This morning I was talking to Rachel and she asked me if I felt like this experience was changing me. I thought for a moment and answered, “no.” Somehow “change” doesn’t seem the right word, “change” insinuates a turn of direction, a transformation of sorts. What I’m experience feels more like expanding, a broadening of perspective and understanding.
After our Himalayan trek, Adam and I went on a two day rafting trip. Following the first day’s adventure, we piled into a van with the rafting team to head to our campsite. About half way through the drive I turned to Adam and said, “don’t you think its odd that nothing is striking us as odd.” We were sitting in the back of a van that was piled full of people with those who didn’t fit inside sitting on the roof. Around us were enormous mountains, lush green valleys, animals (cows, chickens, dogs, goats, etc.) wandering along the roads, children bathing in the river, women washing clothes in waterfalls, and automobiles flying around mountain bends without a thought to anything resembling “rules of the road.” If you would have put me in this situation 3 months ago I would be having a proper panic attack while simultaneously trying to snap pictures out the window. These things are now simply a fact of life, nothing particularly remarkable, just passing scenery on a drive. Its amazing how quickly I’ve become acclimatized to this dramatically different culture. This by no means diminishes the impact, quite to the contrary, it has allowed for a different kind of understanding and empathy. The culture, specifically the people, have become more human and less like vignettes on “Its a Small World.”
That night I contemplated the reality that I had settled into and the following day gave me a kick-in-the-ass that reminded me just how far away from home I am.
After a quick breakfast by the river it was time to head over to the rafting site. We walked up to the road ready to hop on a bus only to find that there was in fact, no bus. We, along with our two new British friends and our Nepali rafting guide, would be hitchhiking. You can imagine the rapid-fire montage of hitchhiking disasters that flooded my head but when a colorful cargo van pulled over I turned off my deep-rooted American sensibilities and climbed in. The truck smelled like a potent mixture of incense and body odor, was decorated with jewel-toned string, fabric and paintings, and crammed 10 people into a cabin that was built for 5. Local music blared and Adam and I exchanged looks that must have read like something between excitement, bewilderment, and awe. This couldn’t possibly be my life.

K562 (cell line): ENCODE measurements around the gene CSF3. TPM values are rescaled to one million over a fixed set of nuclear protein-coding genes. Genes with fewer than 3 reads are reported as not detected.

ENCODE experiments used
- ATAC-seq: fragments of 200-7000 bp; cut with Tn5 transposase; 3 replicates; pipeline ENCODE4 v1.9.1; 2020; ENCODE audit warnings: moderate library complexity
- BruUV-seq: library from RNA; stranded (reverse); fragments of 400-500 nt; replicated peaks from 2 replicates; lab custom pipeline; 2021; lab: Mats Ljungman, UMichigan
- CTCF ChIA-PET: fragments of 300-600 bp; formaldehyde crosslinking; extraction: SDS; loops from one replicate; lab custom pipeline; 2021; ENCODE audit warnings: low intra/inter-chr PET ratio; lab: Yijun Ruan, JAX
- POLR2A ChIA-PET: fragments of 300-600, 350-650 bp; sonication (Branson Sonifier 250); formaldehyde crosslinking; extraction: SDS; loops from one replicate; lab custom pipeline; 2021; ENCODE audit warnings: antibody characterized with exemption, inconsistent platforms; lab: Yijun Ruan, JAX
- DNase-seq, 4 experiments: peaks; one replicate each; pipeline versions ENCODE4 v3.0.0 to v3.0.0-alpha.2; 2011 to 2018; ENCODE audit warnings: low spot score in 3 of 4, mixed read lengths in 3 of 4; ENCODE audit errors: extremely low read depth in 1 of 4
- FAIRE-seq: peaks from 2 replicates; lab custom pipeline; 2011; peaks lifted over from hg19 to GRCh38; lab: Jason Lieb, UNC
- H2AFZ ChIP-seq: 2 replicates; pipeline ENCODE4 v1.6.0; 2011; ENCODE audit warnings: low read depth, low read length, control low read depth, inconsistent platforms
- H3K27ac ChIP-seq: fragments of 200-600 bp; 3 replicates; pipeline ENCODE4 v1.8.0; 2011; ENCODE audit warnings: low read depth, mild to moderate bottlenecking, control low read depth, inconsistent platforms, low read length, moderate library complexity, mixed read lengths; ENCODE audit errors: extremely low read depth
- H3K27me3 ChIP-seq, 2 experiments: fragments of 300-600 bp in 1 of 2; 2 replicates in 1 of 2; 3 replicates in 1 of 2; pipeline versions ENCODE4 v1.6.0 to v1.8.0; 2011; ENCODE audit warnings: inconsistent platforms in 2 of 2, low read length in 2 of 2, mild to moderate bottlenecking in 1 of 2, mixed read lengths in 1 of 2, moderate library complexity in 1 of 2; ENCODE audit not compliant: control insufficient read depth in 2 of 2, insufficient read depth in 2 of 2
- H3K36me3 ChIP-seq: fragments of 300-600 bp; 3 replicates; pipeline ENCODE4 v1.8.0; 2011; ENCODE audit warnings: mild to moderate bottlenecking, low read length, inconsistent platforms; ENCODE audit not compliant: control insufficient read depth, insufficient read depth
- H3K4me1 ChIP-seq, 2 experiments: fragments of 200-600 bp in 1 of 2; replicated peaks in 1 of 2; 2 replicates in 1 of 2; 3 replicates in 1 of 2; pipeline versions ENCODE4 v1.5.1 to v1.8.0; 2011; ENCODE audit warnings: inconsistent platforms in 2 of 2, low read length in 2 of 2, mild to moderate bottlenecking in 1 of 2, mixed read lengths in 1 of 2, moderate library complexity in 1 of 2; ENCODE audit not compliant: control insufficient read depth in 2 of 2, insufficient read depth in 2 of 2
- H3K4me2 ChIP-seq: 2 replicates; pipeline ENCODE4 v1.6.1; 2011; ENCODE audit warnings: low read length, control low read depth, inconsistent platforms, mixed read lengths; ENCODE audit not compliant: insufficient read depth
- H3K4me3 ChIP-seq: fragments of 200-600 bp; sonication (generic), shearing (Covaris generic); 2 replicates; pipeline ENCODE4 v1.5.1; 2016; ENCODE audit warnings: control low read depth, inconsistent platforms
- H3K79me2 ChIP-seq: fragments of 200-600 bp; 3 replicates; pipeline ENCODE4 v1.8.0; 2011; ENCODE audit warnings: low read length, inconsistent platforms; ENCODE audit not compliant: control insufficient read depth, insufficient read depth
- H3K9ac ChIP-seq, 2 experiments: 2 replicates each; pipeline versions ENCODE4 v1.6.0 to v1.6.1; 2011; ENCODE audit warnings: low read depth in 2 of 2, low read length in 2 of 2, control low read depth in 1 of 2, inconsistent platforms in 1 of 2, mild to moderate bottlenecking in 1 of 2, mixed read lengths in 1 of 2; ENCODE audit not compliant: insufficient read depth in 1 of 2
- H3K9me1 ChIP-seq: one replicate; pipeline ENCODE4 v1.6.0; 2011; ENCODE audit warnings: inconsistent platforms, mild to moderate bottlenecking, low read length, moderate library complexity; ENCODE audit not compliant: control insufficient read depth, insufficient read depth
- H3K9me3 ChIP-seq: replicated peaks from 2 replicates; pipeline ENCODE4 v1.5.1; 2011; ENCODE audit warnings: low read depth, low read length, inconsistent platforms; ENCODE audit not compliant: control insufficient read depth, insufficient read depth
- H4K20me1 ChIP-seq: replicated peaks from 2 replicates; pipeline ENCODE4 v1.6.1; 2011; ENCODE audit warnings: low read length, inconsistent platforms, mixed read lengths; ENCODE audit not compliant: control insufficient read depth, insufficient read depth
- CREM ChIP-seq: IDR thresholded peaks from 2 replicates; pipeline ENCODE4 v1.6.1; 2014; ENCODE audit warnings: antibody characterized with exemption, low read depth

Hours later, after a fantastic afternoon on the river, it was time to head back to Kathmandu. We said goodbye to our new friends and again went up to the road to hop on a bus. Luckily this time our transportation appeared, however the seats were all full, leaving Adam and I with alternate accommodation. We threw our bags to a boy on the roof, who couldn’t have been more than 13 years old, and proceeded to follow them up. We were eventually joined by 3 Nepali travelers and the young boy, who climbed on and off the roof into open bus windows with an ease that suggested a lifetime of practice. Later, as we rounded mountain bends, Adam and I had an impromptu sing-a-long: Indigo Girls, Joni Mitchell, James Taylor, and hits from the pop-rock musical theatre cannon. For hours we sang at the top of our lungs, on the roof of a bus, in the mountains, in Nepal. It was nothing short of spectacular. Yes, this is my life!
As I write this I’m on a plane from Kathmandu to Delhi. India. I can’t believe I’m already here. Two months have past. Five countries down, one to go. I can’t help but feel remarkably lucky and profoundly grateful.
The other day on the raft a girl was talking about driving in Kathmandu and thinking about how all the pollution could cause cancer. The conversation went as follows…
Me: Yes, but in the unlikely event that you get cancer from the pollution in Kathmandu, at least you’ll have been to Nepal unlike the other millions of people who get cancer and have never left home.
British Boy: Well you’re an optimist, aren’t you?
Adam: And now you’ve met Leah.
So upon further contemplation I will stick with my gut response; No, I don’t think I’m “changing.” Expanding, learning, growing, maturing, evolving even? Yes. But “changing”? I don’t think so. My glass is still half full and I’ve been drinking for years.